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Winter Sleeping Bags

Winter Sleeping Bags:

Winter Sleeping BagsSometimes the choices for sleeping bags are overwhelming but if you know a few things about winter bags it will be much easier to figure out what kind of winter sleeping bag is best for you.  Additionally, there are several things you can do to help keep you warm when sleeping outside in winter conditions (or in a tent). Some of those tips are listed at the end of this article.

Temperature Rating:

The most important thing about a winter bag is that it keeps you really, really warm. The temperature rating determines just how cold it can be outside for you to be warm inside your sleeping bag. Most people will not go winter camping without a rating of at least 0 degrees. If you are a cold sleeper, it’s definitely better to err on the side of caution and get a -15 or -20 degree bag. But remember, with a better warmth rating, your bag will typically be heavier.

Insulation - Down:  

One of the most difficult decisions to make when choosing a winter sleeping bag is whether you want down or synthetic insulation. Down is unarguably warmer in proportion to its weight. Down sleeping bags pack extremely well, and if you get the highest quality, 800-900 fill down, your bag will literally be light as a feather. 

There are a few things to keep in mind about down. First, a higher quality down bag is not necessarily warmer. For example, if you compare two down bags rated at 0 degrees, one with 650-fill and one with 850-fill, the 850 fill bag will weigh less, however they will both be warm to 0 degrees. The great thing about extremely high quality down is that it weighs very little. Typically, a 650-fill down sleeping bag will be plenty light for a winter backpacking or camping trip.

Another thing to remember about down is that it is only warm when it is dry. Once it gets wet, it takes a very long time to dry out. If you are going camping in the snow then down would be great, however, in rainy or wet conditions you would be better off with a synthetic bag. There are a few companies that make a down bag with a waterproof, Gore-Tex shell. They are quite expensive but are the best of both worlds.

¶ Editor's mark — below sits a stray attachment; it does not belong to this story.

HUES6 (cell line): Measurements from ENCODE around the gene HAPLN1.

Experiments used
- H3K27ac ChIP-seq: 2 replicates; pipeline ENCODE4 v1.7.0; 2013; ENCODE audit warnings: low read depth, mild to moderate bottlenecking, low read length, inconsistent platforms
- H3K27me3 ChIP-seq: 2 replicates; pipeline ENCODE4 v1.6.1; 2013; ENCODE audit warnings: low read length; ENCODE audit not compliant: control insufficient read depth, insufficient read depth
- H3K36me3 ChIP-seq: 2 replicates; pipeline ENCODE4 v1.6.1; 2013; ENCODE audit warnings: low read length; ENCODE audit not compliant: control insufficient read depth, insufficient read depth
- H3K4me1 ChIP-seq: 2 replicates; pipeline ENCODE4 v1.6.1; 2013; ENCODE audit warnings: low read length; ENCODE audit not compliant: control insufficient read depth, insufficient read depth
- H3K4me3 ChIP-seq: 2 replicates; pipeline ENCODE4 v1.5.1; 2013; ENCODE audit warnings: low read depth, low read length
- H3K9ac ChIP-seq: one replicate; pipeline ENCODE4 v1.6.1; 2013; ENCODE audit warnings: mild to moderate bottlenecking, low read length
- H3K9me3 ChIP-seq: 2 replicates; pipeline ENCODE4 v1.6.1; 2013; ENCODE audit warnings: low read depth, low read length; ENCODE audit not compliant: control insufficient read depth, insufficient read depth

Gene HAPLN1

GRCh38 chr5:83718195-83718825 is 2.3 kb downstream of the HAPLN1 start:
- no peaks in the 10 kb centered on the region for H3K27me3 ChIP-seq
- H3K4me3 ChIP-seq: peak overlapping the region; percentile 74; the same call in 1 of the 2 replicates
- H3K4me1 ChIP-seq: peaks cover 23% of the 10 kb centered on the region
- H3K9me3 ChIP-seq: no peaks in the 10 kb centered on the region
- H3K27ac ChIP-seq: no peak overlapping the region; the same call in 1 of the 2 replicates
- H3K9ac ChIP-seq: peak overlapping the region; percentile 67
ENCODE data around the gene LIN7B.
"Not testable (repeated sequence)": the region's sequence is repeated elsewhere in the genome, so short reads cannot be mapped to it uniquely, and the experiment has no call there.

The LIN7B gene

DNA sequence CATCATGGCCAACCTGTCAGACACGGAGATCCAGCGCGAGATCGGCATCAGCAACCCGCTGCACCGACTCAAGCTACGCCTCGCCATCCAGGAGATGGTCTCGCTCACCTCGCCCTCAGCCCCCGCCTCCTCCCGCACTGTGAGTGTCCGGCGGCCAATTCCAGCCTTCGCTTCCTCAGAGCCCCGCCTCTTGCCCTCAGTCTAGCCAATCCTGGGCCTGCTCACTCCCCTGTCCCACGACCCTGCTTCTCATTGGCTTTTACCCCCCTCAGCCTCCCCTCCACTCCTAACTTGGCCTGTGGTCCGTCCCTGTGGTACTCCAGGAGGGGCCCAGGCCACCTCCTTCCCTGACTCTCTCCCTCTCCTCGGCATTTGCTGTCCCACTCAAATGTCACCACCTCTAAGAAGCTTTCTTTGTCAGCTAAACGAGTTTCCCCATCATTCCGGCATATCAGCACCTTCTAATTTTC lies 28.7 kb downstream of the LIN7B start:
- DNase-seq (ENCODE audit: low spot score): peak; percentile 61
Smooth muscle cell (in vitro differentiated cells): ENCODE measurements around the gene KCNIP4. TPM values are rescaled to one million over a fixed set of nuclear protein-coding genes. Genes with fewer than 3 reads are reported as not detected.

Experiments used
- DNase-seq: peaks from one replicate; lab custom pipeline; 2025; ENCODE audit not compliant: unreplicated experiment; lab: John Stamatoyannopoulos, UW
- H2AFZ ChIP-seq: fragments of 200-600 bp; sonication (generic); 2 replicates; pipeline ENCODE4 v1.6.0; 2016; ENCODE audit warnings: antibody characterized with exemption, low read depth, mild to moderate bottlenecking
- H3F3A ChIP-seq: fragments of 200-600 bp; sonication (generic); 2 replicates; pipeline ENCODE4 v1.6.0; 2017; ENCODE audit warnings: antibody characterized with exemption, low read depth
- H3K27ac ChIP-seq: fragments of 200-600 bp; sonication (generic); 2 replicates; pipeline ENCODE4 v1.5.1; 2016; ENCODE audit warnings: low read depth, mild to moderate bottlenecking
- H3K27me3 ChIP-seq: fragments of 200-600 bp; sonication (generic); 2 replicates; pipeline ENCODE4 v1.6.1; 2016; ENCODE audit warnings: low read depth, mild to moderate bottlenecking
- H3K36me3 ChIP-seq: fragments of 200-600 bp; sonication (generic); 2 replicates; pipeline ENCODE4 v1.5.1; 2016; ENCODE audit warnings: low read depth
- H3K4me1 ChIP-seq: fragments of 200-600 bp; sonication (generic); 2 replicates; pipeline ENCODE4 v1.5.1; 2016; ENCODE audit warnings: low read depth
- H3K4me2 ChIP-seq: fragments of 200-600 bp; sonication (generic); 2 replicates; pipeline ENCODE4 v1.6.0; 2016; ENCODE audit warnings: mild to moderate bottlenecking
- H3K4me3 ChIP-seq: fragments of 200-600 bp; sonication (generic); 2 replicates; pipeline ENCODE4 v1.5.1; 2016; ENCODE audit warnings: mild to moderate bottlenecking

Insulation - Synthetic:  

If you are at all concerned about your bag getting wet (even from dew), consider a synthetic sleeping bag. Companies have made outstanding progress with their synthetic insulation, nearly mimicking down and getting very good warmth-to-weight results. Some of the more popular synthetic insulations are Primaloft, Polarguard, Thinsulate, and Thermolite. Primaloft is the most down-like synthetic material on the market. Thinsulate and Thermolite are both exceptional at keeping you warm even when they get wet. 

Extras (Length, Zippers, Compatibility):

Choosing the length of your sleeping bag is pretty straightforward. Most unisex bags come in either 6’ or 6’6” and women’s bags come in 5’6” or 5’10” sizes. Getting a bag a little longer than your body is a good idea for a winter sleeping bag because you can keep a warm water bottle, clothes, shoes, and things you don’t want to freeze in the bottom of your bag. Zippers weigh more than the other materials used to make your sleeping bag. For a winter bag, a 1/2 zip is usually sufficient, since you’re trying to stay warm, not cool off. If you are interested in zipping your bag together with a partner, this can be extremely warm, however, make sure your zippers are full-zip, compatible, and on opposite sides, otherwise one person’s sleeping bag will be upside-down. 

Tips for Sleeping Warm:

There is always the debate between sleeping naked or covering up with clothes. A nice balance is wearing a thin layer of long underwear. Your down or synthetic bag gets warm because your body heats up the trapped air, so if you smother your body with clothing, your body heat won’t escape at all and won't raise the temperature of the trapped air. A thin layer of long underwear (synthetic, silk, or wool - no cotton!) will help keep you warm, but will let some body heat escape. Much of your body heat escapes through your feet and your head, so wear a clean, dry, pair of loose socks and a skull cap to bed as well. Additionally, if you are freezing cold when you go to bed, it’s going to take you a long time to heat up your sleeping bag. Do sit ups in your sleeping bag or a few jumping jacks before you go to bed so that your body is emitting some heat. A warm water bottle (that doesn’t leak) can be put in between your legs or on your feet and fill up any extra space with clothes. This keeps your jacket from freezing and reduces the amount of air you have to heat up! One more tip - drink lots of water, but make sure to go pee before you go to bed. Your body expends a great deal of energy keeping liquids in your body warm, so if you need to pee, do so immediately.










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